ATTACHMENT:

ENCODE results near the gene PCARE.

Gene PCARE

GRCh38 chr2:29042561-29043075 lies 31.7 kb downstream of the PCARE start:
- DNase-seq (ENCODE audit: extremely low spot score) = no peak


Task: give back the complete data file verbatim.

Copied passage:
ENCODE results near the gene PCARE.

Gene PCARE

GRCh38 chr2:29042561-29043075 lies 31.7 kb downstream of the PCARE start:
- DNase-seq (ENCODE audit: extremely low spot score) = no peak